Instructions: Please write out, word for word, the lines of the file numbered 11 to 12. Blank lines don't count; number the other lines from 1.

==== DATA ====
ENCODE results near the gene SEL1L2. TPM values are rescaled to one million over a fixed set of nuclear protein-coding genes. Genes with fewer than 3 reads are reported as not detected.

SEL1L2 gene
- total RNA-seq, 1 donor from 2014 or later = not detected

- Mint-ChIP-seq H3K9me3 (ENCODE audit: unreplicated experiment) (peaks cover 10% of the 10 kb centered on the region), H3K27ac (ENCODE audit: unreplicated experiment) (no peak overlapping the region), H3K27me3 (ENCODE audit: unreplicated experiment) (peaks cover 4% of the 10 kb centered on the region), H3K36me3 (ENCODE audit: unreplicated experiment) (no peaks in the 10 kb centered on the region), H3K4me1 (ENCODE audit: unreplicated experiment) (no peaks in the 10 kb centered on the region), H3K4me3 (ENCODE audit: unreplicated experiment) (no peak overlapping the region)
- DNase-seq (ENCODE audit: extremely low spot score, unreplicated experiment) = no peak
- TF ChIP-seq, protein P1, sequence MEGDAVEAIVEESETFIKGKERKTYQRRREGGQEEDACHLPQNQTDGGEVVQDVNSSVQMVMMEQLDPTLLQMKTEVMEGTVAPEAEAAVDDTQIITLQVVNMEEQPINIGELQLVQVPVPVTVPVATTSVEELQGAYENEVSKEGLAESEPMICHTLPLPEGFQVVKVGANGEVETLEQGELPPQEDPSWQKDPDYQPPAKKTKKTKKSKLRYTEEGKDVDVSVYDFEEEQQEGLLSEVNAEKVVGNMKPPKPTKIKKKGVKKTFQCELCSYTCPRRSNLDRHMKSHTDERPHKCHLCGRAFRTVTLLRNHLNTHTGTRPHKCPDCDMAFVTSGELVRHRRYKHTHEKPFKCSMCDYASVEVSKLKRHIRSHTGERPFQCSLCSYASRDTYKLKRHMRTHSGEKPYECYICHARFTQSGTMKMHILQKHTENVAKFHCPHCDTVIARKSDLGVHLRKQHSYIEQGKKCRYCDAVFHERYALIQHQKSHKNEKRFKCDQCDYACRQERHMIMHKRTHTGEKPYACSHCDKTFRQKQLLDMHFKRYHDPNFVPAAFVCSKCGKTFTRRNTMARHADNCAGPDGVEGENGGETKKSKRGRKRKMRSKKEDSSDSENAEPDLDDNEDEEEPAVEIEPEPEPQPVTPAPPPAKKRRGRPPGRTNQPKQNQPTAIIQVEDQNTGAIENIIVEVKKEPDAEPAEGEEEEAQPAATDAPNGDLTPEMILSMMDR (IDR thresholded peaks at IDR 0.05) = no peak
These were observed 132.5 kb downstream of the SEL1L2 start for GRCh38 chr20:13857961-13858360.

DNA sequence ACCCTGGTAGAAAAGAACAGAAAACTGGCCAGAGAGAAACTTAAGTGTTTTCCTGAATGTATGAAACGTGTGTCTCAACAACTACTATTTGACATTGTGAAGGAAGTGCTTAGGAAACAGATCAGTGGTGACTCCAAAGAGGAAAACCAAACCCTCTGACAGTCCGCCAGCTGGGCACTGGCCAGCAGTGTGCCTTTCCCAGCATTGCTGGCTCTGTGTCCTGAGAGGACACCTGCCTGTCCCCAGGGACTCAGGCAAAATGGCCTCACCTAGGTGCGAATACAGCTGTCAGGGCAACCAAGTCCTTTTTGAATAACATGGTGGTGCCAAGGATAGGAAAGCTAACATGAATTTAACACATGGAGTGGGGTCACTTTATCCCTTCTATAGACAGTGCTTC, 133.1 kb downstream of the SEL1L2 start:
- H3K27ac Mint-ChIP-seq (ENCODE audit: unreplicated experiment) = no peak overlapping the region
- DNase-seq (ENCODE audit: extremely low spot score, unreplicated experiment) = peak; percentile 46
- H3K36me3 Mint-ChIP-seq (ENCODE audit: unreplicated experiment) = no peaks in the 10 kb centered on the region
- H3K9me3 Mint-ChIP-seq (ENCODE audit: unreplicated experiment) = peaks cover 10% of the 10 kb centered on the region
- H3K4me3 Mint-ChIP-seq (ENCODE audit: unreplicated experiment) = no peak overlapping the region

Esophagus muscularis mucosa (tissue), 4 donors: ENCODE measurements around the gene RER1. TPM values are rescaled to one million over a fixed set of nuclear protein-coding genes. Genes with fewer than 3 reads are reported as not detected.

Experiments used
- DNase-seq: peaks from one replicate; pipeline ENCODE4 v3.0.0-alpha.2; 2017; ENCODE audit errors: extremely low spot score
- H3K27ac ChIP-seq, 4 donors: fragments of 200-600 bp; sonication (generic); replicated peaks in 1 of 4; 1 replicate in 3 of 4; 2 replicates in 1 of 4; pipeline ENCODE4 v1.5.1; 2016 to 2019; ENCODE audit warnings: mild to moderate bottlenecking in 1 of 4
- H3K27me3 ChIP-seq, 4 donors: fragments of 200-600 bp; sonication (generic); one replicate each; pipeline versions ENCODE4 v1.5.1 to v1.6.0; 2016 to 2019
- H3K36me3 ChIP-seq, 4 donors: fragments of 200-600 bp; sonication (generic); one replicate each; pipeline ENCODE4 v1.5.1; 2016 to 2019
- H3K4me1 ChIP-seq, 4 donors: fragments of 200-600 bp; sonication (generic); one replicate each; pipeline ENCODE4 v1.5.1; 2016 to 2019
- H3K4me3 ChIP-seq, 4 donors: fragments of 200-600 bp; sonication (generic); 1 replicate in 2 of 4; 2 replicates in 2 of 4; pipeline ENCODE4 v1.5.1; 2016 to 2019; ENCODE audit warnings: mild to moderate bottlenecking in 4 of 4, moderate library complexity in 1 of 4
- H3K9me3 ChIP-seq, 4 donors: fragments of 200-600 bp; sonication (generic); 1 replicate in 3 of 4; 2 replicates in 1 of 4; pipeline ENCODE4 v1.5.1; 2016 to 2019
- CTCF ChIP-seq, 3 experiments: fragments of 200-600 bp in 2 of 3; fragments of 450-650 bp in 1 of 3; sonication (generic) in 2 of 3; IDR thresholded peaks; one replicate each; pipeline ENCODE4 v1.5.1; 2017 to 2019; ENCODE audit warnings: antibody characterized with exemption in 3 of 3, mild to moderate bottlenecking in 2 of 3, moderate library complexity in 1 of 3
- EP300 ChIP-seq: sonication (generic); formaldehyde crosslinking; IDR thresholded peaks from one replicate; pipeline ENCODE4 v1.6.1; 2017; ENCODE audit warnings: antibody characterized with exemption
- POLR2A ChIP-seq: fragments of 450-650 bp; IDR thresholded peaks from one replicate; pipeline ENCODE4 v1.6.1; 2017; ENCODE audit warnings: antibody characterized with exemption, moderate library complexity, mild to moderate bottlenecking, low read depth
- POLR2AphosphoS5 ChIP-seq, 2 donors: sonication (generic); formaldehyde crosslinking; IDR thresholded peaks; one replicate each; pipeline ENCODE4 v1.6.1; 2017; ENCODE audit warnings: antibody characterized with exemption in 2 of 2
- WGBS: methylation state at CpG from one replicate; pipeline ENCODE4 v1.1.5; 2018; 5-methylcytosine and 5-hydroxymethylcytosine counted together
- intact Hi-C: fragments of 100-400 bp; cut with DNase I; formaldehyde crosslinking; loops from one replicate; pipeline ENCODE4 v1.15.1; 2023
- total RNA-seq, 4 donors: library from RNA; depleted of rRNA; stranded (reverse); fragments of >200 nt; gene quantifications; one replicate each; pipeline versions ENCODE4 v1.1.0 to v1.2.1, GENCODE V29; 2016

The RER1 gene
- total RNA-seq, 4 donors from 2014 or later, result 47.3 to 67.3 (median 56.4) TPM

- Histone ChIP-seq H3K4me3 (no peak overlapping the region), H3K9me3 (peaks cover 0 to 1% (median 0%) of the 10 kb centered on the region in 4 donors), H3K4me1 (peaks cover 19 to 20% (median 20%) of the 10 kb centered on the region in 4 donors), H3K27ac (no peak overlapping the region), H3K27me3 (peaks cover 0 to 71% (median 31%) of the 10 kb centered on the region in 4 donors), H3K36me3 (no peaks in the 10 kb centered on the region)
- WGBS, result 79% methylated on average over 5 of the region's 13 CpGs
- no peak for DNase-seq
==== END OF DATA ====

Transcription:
- H3K36me3 Mint-ChIP-seq (ENCODE audit: unreplicated experiment) = no peaks in the 10 kb centered on the region
- H3K9me3 Mint-ChIP-seq (ENCODE audit: unreplicated experiment) = peaks cover 10% of the 10 kb centered on the region